Professor Steven Benner, from The Westheimer Institute for Science and Technology in the USA, said that an oxidized mineral form of the element molybdenum, which may have been crucial to the origin of life, could only have been available on the surface of Mars and not on Earth.
He said that in addition, recent studies show that these conditions, suitable for the origin of life, may still exist on Mars.
Benner asserted that it's only when molybdenum becomes highly oxidized that it is able to influence how early life formed.
He said that this form of molybdenum couldn't have been available on Earth at the time life first began, as 3 billion years ago the surface of the Earth had very little oxygen, but Mars did.
Benner explained that it's yet another piece of evidence that makes it likelier that life came to Earth on a Martian meteorite rather than starting on this planet.
The research Professor Benner will present tackles two of the paradoxes which make it difficult for scientists to understand how life could have started on Earth.
The first is dubbed by Professor Benner as the 'tar paradox,' which states that all living things are made of organic matter, but if energy like heat or light to organic molecules is added and left them to themselves, they don't create life and instead turn into something more like tar, oil or asphalt.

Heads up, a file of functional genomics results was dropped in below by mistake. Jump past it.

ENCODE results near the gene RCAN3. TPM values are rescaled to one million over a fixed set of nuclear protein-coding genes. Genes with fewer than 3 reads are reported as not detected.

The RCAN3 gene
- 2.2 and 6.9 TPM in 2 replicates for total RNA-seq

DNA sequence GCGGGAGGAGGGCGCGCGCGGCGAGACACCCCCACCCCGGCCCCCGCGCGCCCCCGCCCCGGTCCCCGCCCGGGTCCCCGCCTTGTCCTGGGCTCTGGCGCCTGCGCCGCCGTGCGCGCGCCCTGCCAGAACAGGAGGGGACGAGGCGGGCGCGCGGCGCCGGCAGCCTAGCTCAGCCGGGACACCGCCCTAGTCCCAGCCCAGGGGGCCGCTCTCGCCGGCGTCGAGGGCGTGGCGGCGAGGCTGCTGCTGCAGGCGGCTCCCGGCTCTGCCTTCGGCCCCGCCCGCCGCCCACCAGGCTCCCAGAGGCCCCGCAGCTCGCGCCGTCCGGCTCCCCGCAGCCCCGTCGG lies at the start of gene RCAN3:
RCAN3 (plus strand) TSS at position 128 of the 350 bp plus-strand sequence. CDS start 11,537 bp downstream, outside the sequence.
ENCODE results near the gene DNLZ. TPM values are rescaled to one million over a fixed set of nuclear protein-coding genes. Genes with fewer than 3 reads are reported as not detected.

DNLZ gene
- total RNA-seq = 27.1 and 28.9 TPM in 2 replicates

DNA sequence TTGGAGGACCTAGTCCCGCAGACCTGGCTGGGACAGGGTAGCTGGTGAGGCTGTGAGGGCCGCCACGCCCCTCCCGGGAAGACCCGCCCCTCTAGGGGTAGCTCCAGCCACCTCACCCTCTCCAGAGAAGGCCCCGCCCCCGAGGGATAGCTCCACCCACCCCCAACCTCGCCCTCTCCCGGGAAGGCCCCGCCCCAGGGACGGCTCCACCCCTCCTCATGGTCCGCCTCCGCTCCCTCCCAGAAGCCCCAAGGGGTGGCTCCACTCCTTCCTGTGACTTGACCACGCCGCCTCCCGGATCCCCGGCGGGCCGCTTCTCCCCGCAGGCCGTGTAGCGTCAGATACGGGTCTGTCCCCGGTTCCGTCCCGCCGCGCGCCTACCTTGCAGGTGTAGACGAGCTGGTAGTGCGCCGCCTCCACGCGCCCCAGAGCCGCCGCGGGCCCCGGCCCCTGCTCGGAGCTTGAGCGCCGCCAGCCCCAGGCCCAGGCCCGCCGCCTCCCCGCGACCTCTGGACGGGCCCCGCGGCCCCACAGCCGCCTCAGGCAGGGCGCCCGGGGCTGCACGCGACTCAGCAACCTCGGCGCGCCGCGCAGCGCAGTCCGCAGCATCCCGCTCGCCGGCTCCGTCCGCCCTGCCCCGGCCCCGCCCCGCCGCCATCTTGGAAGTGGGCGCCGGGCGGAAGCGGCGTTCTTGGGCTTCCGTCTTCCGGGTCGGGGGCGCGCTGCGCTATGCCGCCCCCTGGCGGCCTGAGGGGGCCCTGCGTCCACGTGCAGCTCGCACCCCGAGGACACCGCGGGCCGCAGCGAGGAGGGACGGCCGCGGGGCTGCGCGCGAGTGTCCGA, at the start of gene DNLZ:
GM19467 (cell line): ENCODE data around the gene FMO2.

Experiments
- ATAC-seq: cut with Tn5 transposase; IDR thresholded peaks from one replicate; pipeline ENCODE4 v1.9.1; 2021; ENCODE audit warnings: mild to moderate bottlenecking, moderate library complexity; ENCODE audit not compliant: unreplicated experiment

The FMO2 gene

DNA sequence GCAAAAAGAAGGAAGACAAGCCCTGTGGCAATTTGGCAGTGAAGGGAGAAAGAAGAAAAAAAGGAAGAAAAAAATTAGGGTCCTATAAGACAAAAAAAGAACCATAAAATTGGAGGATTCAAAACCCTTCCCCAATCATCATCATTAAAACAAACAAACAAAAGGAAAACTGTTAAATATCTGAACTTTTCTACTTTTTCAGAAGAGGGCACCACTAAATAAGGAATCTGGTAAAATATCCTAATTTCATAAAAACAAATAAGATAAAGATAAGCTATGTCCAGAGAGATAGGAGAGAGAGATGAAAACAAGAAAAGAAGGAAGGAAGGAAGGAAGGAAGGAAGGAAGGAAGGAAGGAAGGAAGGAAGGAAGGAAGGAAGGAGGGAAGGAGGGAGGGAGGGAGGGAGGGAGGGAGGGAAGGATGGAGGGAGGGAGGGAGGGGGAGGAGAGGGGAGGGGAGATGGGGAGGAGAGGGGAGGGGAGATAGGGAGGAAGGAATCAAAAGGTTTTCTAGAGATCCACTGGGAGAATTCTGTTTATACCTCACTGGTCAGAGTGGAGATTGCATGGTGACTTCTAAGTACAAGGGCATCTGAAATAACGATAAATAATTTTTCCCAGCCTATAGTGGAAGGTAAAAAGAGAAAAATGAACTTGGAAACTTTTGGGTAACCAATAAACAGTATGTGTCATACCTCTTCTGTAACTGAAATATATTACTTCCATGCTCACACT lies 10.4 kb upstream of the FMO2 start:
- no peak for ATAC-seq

Benner said that certain elements seem able to control the propensity of organic materials to turn into tar, particularly boron and molybdenum, so they believe that minerals containing both were fundamental to life first starting.
He said that analysis of a Martian meteorite recently showed that there was boron on Mars; they now believe that the oxidized form of molybdenum was there too.
The second paradox is that life would have struggled to start on the early Earth because it was likely to have been totally covered by water.
Not only would this have prevented sufficient concentrations of boron forming - it's currently only found in very dry places like Death Valley - but water is corrosive to RNA, which scientists believe was the first genetic molecule to appear. Although there was water on Mars, it covered much smaller areas than on early Earth.
Benner said that the evidence seems to be building that they are actually all Martians; that life started on Mars and came to Earth on a rock.
He asserted that it's lucky that they ended up here nevertheless, as certainly Earth has been the better of the two planets for sustaining .
--ANI (Posted on 29-08-2013)